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Child-friendly Printers

By Sohini Sen , afaqs!, Mumbai | In Advertising | September 17, 2014
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The printer category has shifted focus from the office goer to the school student. Why?

Picture this: a child walks away from the din and bustle of his house. He shakes his head at the noise his family creates, lamenting the absence of peace. Calmly walking up to the second floor, he executes a command on his tablet and the printer churns out his school project. The cherry on the cake? He wins an A+ grade in the school.

This is a campaign, not about how children are smart and savvy, but about new-age printers. If you look at any of the recent campaigns by the two prominent printer brands in the country - HP and Canon, the shift in positioning is remarkable. While earlier campaigns spoke directly to the buyer - the man of the household, in the present generation, the kids are the target audience.

Canon PIXMA's Super Student campaign in 2014

HP's 2012 A+ campaign which targeted the school student for the first time

HP's 'last minute' printer campaign from 2013

HP's wireless printer campaign in India released in 2014


"Our research showed that kids wake up to pending projects at the last minute when most shops are also closed. The convenience of printing from home is something we have focused on and helped the idea mature," explains Lloyd Mathias, marketing head, Hewlett-Packard India.

Hewlett-Packard was the thought leader in this category. The company, in 2012, worked around the insight that the child's educational need is the main reason to print at home. Their strategy was to communicate that HP now offers affordable printing options at home, so that the child can shine. The same thought was taken forward in 2013 where last minute printing was addressed by their campaign.

The most recent campaign looks at the ease of giving a print command from anywhere, looking at the increasing use of multiple devices in any house. The strategy seems to have worked as other brands are following suit. From a creative point of view, HP's 'Help your child shine' campaign won BBDO Singapore a Gold at the APPIES and a Best Presenter metal.

Panasonic's 2013 campaign 'Smile' which tried to make printing a less-daunting task

HP's 2010 laser jet campaign targeted the B2B and office goers, focusing on the value for money angle

HP's wireless printer campaign as seen in the overseas market. HP has been trying to position printers as something children can use across its key markets since 2011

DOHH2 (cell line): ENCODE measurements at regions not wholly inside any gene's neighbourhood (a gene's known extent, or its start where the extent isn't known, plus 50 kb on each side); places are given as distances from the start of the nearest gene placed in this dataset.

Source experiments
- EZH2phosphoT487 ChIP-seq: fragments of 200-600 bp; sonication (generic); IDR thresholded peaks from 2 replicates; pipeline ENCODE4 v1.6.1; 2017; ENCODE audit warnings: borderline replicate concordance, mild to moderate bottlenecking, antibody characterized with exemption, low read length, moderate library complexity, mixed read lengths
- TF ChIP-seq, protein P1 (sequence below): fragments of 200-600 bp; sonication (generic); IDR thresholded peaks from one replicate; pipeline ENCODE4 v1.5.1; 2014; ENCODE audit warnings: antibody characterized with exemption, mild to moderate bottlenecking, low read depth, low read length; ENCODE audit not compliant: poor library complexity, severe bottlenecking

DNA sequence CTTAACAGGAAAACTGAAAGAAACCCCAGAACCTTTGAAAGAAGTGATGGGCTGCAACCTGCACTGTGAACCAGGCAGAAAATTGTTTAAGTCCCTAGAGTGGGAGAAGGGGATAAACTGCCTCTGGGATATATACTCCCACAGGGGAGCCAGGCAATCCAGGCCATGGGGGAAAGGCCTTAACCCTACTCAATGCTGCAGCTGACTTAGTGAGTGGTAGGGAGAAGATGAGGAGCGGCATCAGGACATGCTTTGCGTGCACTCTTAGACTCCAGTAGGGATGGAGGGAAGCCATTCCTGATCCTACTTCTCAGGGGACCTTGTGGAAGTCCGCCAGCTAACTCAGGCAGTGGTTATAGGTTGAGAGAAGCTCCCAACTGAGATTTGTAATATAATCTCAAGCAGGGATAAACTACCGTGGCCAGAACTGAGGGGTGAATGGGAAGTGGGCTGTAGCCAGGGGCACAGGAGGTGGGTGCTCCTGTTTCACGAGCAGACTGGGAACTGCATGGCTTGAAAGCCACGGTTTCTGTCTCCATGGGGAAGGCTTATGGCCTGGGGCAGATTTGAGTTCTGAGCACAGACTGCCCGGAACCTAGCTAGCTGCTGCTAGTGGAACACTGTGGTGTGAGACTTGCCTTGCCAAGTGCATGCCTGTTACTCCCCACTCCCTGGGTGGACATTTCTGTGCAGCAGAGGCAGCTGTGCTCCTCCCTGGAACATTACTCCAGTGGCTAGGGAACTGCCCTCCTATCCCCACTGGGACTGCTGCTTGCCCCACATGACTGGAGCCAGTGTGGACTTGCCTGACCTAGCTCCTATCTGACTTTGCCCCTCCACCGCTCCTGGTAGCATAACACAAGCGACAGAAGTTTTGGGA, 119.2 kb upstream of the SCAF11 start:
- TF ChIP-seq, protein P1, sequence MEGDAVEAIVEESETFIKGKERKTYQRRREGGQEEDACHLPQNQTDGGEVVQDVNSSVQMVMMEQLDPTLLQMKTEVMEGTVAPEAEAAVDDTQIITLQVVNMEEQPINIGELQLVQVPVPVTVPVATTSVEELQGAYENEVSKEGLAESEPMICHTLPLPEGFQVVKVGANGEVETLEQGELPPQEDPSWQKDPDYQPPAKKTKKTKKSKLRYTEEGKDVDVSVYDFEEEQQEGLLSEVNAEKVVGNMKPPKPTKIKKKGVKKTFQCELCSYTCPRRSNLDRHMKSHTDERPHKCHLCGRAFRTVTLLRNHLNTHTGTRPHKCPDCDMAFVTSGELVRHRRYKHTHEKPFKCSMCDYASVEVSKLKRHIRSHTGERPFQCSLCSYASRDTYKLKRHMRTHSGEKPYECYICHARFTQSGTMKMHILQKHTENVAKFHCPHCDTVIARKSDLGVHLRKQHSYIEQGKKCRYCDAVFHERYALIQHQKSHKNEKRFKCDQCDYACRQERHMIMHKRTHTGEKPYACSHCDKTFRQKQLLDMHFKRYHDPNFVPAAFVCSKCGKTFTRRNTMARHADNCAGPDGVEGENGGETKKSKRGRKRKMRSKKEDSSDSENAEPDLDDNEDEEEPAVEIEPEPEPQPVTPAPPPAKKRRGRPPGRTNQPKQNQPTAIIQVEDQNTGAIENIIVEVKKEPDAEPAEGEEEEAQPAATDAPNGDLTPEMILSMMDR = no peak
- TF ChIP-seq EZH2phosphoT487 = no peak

HP's 2008 'Dream Big' campaign featured Shahrukh Khan and showed how HP provides many solutions


How it evolved

"Many students are nowadays going to IB schools with a set of working parents who are aspirational. In these families, even if the parents are not as tech savvy, the child has been born in a tech generation. At a store, therefore, even if he doesn't pay, he makes the decision about which next tech product should the family purchase. This smart, tech savvy, new age child is our target audience," explains Alok Bharadwaj, executive vice president, Canon India.

Lloyd-Mathias

Alok Bharadwaj

A decade or so back, the printer category was looked at as something official and used for printing documents. With a premium price range, it could be afforded only by corporates and offices. With the evolution of printing technology and decreasing prices of LaserJet printers, offices shifted their preferences. The comparatively higher priced InkJet printers were left for consumers at home. This was the first vital stage of the printer revolution.

At the beginning of the second stage, printers were still a category which came free with the desktop a family invested in. It was just an additional and peripheral accessory. When the price of InkJet printers started to fall, families began investing in it consciously. In the last 10 years, printer prices have nearly halved, making it affordable for many more homes. Canon's PIXMA range of printers are now priced between Rs 5,495 and Rs 9,480. The company enjoys a 23 per cent market share in the InkJet printer market which approximately stands at 12 lakh units.